A set of historic 1892 ZAR (Zuid-Afrikaansche Republiek) gold coins worth $1.2 million was recently tokenized. This was in order to make investing in gold and historic assets more accessible to a broader range of South Africans and people worldwide.
Furthermore, VNX, a Liechtenstein-based exchange, has made tokenized precious metals available for investment. The company owns physical gold bullion that has been certified by the London Bullion Market Association (LBMA). Another example is SilverBacked, which tokenizes physical silver on the blockchain and then pools it for use with NFTs.
The price of this type of NFT isn’t much different from the price of a regular one, but it’s a lot less than the price of a gold bar or coin. Hybrid NFTs can also be more affordable because of fractional ownership.
Perspectives on the NFT-Gold Duet
Several factors can contribute to the success of an NFT. The first is the project’s team. To prosper, the company needs people with relevant experience and a proven track record.
Another critical factor is the technology employed. The blockchain that underpins NFTs must be robust and scalable.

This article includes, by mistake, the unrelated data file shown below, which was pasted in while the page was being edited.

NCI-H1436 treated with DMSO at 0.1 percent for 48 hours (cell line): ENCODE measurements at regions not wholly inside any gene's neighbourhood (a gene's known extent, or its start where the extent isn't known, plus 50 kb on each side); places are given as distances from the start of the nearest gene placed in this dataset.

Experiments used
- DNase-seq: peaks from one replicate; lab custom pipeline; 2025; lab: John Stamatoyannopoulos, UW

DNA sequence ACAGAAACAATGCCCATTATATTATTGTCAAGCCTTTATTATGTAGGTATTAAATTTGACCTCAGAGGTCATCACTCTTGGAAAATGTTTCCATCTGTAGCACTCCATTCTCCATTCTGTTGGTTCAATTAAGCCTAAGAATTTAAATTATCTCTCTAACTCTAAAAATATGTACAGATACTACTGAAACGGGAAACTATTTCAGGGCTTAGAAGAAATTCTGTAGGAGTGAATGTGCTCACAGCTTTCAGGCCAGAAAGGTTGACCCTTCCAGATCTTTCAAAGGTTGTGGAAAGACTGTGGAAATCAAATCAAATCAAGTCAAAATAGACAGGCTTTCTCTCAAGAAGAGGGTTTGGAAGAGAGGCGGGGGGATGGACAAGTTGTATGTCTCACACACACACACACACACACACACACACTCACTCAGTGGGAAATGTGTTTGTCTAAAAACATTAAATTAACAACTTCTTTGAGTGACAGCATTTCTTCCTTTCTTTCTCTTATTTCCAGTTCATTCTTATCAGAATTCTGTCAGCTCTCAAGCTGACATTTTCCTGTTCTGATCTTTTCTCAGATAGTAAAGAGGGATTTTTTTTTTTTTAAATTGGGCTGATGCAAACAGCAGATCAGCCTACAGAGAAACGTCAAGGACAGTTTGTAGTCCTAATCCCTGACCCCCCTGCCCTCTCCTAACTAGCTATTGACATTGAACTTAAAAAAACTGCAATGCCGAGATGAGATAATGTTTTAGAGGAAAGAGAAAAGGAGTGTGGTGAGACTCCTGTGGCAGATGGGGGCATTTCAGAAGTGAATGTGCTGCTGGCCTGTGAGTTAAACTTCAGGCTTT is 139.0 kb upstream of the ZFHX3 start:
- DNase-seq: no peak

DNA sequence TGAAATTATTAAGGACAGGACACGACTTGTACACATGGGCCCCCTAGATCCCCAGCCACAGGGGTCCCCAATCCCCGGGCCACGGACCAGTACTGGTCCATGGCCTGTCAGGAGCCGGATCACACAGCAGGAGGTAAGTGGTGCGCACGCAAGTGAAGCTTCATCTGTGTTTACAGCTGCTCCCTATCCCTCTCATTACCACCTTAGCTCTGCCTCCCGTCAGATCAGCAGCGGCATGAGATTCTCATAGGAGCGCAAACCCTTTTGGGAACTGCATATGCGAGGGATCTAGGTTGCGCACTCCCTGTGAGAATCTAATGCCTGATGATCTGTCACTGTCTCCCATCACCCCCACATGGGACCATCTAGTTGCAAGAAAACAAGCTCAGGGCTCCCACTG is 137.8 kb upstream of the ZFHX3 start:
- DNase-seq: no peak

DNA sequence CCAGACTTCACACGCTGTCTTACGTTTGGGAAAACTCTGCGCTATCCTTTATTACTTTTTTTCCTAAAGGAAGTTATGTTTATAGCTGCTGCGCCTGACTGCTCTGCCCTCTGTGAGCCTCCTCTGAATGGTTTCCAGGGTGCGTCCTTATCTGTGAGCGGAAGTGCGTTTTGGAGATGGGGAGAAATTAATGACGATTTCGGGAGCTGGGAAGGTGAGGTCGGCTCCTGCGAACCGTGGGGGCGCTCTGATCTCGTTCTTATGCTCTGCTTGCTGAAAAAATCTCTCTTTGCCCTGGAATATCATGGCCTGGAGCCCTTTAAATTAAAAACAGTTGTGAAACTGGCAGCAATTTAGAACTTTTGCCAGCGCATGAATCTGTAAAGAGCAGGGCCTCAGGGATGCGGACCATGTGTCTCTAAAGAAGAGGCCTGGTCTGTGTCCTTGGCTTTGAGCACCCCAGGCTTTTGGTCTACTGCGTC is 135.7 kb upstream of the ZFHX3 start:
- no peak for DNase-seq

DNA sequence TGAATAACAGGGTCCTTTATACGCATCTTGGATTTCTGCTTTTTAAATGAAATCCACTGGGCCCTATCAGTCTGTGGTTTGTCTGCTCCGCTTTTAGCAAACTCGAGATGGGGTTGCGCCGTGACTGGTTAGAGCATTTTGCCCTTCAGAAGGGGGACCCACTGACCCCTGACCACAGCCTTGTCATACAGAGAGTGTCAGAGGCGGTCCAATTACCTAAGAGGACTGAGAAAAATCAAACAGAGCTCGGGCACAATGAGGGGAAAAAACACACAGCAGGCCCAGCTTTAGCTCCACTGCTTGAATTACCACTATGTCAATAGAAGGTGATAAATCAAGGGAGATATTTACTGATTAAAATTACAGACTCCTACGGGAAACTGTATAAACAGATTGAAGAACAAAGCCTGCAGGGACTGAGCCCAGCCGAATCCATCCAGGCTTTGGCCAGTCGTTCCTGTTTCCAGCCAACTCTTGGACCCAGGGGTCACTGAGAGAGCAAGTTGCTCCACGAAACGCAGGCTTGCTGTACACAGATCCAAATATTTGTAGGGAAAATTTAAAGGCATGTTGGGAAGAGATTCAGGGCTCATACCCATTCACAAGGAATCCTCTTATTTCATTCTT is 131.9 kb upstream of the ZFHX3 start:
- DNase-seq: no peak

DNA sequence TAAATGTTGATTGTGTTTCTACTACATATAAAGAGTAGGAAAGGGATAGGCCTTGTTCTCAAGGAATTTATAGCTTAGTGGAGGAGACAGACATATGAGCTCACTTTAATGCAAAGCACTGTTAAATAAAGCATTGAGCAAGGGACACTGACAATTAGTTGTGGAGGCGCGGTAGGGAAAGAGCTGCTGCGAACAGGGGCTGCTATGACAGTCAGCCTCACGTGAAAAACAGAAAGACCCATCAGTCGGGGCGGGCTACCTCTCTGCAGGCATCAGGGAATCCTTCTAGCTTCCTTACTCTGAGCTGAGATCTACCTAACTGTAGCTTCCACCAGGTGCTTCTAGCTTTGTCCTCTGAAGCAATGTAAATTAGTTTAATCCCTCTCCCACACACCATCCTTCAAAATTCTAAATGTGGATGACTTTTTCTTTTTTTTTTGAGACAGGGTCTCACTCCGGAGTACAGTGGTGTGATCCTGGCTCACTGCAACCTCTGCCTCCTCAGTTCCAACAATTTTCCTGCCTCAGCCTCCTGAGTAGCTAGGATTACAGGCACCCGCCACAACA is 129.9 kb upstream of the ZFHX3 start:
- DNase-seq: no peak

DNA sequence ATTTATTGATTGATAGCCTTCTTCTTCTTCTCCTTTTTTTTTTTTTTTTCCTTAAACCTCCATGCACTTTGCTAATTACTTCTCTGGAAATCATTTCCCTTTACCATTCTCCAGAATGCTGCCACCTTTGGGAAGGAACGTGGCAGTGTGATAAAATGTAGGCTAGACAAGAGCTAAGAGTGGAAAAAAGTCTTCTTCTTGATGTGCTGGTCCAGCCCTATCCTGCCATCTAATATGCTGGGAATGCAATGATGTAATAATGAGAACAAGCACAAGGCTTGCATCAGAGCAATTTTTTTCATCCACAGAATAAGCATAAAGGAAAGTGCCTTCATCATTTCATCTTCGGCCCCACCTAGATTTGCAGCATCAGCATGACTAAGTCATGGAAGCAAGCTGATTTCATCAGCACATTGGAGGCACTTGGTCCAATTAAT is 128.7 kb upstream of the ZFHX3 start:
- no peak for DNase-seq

Finally, having a clear and concise vision for the project is essential. Investors and users need to know what the company is trying to do and why it is using NFTs. Without a detailed plan, it is hard to get people excited about the project.
The popularity of hybrid NFTs could significantly impact the future price of gold. If more investors begin to purchase hybrid tokens as a haven asset, demand for gold may rise, driving up its price. However, it is also possible that the popularity of NFTs will cause the price of gold to fall. Only time will tell what the future of this asset class holds.
Non-fungible tokens and gold, in my opinion, are complementary. Because they do not always provide high returns, hybrid NFTs will not compete with standard NFTs. Almost certainly, new NFTs will become a popular option, but they won’t replace other digital assets.
About the author
Ahren Posthumus is the CEO of NFT marketplace Momint. Ahren is a seasoned entrepreneur who has been active in the cryptocurrency market since 2016, around the same time he was awarded the Investec Entrepreneur Leader of the Year award. He was also selected to present at the JSE (Johannesburg Stock Exchange) on breaking the walls of code and poverty in Africa. In 2020, Ahren was voted in the Mail & Guardian’s top 200 Young South Africans as the Editor’s Choice for Innovation. In 2021, he was awarded the GQ man of the year award and is now focusing his efforts on launching global impact projects using blockchain and Web3.